# geom_rect & alpha Using Hard Coded Values in ggplot2 Plot in R (3 Examples)

In this article, Iâ€™ll demonstrate how to apply geom_rect and alpha using hard-coded values in a ggplot2 plot in R programming.

The tutorial is structured as follows:

Letâ€™s dive right in!

## Example Data, Packages & Basic Graph

The first step is to construct some example data. In this tutorial, I used the built-in mtcars dataset of R.

```data(mtcars)                       # Load Sample Data

Here you see that the dataset contains some float and integer numbers.

The next step is to install and load the ggplot2 software package to be used in the examples.

```install.packages("ggplot2")        # Install ggplot2 package

Now, we can draw a base plot, on which we will draw rectangles based on the given parameters. I chose the mpg and wt variables to plot a scatterplot as a base plot.

```my_ggp <- ggplot(mtcars,           # Base Plot
aes(x = mpg,
y = wt)) +
geom_point()
my_ggp                             # print plot```

We got our scatterplot in Figure 1 as desired. Now it is time to show how to use geom_rect() to add rectangles to this graph. Letâ€™s start with the first example!

## Example 1: geom_rect by Default

This example demonstrates calling the geom_rect() function to highlight some data points on our scatterplot.

```my_ggp_new1 <- my_ggp +            # add rectangle
geom_rect(aes(xmin = 20,
xmax = 30,
ymin = 2.5,
ymax = 4),
fill = "blue")
my_ggp_new1                        # print plot```

As seen, the coordinates of the rectangleâ€™s corners were determined by the xmin, xmax, ymin and ymax parameters, and the rectangleâ€™s color was determined by the fill argument, which has been set to blue.

You can see in Figure 2 how the left bottom corner coordinates are 20 for x and 2.5 for y; how the right bottom corner coordinates are 30 for x and 2.5 for y, etc.

However, we have an issue here. We can not see the data points under the rectangle, which does not serve the purpose of highlighting the selected region. To solve this, in the next example, we will modify the transparency of this rectangle.

## Example 2: geom_rect with Modified Transparency

To change the transparency of the rectangle added to our graph, we will use the alpha parameter, which can take a value between 0 and 1, where a value of 0 indicates complete transparency and a value of 1 represents no transparency (fully opaque).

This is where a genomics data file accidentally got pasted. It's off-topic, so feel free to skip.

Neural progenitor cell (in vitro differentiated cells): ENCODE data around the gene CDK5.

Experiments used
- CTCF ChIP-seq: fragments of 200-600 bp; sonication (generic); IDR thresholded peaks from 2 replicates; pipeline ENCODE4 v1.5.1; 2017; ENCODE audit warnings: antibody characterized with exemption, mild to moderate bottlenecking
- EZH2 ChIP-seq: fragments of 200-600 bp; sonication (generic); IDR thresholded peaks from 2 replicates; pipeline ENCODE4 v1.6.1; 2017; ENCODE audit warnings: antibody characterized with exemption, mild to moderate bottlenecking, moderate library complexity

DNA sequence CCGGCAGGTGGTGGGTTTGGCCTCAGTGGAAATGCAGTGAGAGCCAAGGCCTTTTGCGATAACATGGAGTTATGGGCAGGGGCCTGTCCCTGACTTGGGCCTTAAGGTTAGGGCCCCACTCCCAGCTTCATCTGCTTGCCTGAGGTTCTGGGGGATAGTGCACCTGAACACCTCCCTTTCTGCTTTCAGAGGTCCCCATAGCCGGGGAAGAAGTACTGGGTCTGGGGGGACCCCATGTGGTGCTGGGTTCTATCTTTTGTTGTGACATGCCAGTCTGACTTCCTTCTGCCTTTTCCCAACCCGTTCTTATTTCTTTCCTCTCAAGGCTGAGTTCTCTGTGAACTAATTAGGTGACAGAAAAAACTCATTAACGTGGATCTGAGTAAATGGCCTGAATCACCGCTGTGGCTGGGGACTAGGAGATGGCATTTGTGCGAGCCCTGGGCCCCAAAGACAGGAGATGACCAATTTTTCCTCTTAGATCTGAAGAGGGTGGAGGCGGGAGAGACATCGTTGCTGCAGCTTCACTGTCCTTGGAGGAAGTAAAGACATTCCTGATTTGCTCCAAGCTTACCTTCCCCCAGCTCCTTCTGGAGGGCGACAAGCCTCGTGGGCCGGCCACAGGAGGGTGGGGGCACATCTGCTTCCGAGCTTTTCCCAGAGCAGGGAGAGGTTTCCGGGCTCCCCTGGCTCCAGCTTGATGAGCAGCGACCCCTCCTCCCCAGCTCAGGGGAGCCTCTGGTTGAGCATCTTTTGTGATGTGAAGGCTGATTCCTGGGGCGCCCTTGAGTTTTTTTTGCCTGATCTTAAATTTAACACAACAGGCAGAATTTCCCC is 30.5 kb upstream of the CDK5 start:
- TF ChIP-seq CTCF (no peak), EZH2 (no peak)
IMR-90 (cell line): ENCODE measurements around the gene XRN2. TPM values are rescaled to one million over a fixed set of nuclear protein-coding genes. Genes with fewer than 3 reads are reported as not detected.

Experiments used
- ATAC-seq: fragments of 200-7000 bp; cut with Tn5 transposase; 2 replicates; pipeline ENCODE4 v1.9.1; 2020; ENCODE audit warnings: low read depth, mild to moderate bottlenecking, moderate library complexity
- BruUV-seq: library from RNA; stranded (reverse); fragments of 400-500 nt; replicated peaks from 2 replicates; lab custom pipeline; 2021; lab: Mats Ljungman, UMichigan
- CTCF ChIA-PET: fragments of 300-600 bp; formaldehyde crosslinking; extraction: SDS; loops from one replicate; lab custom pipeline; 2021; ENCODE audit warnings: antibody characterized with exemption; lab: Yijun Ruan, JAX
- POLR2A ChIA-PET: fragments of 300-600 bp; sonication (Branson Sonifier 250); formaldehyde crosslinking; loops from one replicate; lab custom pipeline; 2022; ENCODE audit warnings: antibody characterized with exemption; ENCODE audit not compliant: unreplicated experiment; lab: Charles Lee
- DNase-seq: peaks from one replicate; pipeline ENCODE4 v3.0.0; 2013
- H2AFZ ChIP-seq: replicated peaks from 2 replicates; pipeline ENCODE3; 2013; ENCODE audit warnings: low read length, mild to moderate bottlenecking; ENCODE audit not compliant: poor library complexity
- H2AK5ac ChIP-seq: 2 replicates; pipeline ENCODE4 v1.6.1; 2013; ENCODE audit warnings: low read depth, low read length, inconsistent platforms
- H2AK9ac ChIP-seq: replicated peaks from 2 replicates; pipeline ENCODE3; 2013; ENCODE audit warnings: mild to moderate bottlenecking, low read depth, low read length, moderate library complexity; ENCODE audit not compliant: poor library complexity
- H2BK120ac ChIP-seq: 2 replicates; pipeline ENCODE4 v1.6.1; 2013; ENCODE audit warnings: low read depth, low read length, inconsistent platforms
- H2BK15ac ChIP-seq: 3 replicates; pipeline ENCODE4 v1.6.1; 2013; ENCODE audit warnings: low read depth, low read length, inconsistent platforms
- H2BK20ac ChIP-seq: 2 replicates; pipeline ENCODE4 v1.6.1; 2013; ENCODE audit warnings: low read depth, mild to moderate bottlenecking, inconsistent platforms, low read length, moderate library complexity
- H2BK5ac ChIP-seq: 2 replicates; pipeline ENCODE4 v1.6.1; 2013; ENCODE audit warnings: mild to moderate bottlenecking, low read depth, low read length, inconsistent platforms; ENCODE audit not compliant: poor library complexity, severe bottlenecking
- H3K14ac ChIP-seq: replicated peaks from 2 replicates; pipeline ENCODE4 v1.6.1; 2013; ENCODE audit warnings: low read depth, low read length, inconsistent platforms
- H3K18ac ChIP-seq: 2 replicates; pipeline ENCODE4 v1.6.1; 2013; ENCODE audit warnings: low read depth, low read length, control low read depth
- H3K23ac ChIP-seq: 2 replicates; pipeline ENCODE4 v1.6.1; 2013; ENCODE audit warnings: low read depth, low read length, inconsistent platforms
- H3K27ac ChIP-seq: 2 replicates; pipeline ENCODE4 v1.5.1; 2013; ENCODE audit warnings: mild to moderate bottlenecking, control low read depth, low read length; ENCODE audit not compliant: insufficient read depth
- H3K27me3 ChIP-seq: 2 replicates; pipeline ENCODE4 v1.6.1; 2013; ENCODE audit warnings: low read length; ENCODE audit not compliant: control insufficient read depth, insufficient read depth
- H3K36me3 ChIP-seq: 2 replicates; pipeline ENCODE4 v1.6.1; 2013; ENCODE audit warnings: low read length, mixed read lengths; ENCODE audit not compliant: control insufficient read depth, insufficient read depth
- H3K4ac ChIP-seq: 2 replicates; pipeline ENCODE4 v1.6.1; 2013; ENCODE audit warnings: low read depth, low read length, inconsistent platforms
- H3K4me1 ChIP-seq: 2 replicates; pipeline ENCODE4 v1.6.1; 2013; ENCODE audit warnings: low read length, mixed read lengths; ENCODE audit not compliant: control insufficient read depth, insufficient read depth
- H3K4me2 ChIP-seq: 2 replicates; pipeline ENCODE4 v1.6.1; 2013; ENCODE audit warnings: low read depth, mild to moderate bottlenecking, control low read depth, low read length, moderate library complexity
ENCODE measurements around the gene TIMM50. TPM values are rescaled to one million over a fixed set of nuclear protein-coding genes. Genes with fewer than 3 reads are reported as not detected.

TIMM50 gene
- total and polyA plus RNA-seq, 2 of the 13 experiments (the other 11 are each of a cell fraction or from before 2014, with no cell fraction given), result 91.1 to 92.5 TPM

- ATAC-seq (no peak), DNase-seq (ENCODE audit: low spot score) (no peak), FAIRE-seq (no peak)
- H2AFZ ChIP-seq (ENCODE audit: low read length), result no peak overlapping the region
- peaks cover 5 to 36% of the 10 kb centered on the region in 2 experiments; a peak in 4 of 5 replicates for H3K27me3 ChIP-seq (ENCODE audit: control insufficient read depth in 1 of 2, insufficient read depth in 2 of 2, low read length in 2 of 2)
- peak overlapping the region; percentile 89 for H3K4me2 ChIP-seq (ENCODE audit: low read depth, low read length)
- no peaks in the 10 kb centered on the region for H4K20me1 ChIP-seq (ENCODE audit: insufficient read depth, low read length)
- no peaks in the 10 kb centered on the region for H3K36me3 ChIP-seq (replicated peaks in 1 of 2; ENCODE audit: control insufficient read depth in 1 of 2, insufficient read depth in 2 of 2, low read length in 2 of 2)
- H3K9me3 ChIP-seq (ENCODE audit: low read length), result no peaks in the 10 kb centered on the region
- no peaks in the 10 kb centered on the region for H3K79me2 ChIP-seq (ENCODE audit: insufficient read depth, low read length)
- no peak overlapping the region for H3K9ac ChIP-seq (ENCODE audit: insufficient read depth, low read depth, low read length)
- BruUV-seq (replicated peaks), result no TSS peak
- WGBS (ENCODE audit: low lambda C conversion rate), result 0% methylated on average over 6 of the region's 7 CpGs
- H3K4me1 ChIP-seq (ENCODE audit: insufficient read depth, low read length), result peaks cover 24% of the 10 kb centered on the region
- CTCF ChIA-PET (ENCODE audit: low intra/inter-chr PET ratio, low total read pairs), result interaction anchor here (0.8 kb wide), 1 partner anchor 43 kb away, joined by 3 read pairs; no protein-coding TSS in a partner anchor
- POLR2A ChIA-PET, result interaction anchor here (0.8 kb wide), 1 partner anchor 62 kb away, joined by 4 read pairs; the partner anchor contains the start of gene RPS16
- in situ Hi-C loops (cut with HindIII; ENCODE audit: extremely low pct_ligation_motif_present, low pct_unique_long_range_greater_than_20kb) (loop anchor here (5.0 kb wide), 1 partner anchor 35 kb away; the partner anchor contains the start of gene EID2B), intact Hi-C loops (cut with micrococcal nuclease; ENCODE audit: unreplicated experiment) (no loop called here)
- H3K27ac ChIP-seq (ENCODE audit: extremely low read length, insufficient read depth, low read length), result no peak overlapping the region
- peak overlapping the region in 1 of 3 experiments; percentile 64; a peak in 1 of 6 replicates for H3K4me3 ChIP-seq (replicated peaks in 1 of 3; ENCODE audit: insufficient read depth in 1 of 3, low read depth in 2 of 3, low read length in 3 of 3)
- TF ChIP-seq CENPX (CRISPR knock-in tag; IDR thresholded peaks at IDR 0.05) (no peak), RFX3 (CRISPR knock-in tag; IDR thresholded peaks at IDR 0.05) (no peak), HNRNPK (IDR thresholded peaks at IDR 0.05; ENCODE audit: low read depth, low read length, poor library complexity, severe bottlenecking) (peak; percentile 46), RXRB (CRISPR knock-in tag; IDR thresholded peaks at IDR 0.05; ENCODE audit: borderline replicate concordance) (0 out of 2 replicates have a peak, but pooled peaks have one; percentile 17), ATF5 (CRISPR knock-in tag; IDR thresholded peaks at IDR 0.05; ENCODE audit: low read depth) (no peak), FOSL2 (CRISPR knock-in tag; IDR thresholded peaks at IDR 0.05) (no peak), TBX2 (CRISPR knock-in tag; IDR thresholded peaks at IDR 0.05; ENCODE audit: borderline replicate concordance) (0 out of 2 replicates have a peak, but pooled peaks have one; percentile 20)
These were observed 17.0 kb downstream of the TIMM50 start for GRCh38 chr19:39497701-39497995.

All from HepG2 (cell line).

```my_ggp_new2 <- my_ggp +            # add transparent rectangle
geom_rect(aes(xmin = 20,
xmax = 30,
ymin = 2.5,
ymax = 4),
fill = "blue",
alpha = 0.01)
my_ggp_new2                        # print plot```

As seen, I have selected the value 0.01 to make sure that the data points are visible enough. See below how our plot looks now.

Apparently, the six data points were covered in Example 1, and now they are all visible. In the next example, I will show how to highlight the points with more than one rectangle. This might be useful to distinguish the highlighted points.

## Example 3: geom_rect with Modified Transparency and Multiple Rectangles

Calling the geom_rect() function multiple times with different parameter values will help to draw multiple rectangles on our scatterplot.

```my_ggp_new3 <- my_ggp +            # add multiple transparent rectangles
geom_rect(aes(xmin = 20,
xmax = 25,
ymin = 2,
ymax = 3.5),
fill = "red",
alpha = 0.01) +
geom_rect(aes(xmin = 15,
xmax = 20,
ymin = 3,
ymax = 4),
fill = "green",
alpha = 0.01)
my_ggp_new3                        # print plot```

You can see above how the different coordinate values and colors have been selected for each rectangle to be drawn.

As shown in Figure 4, the previous syntax has created a scatterplot with two transparent rectangles in red and green colors highlighting different groups of data points.

If you wonder if you can use geom_rect() to highlight other types of graphs, like barplot, the answer is yes! Feel free to share your experience with other types of plots in the comment section below. See you in the next tutorial!

## Video & Further Resources

Would you like to know more about the ggplot2 package? Then you may have a look at the following video of my YouTube channel. I explain how to use the ggplot2 package in much more detail:

Besides the video, you may have a look at the other R tutorials on my website. You can find a selection of other tutorials below:

Summary: At this point, you should have learned how to use the geom_rect() function with the alpha argument to draw rectangles on a graph in R. If you have further questions, donâ€™t hesitate to let me know in the comments.

This page was created in collaboration with Cansu Kebabci. Have a look at Cansuâ€™s author page to get more information about her professional background, a list of all his tutorials, as well as an overview of her other tasks on Statistics Globe.

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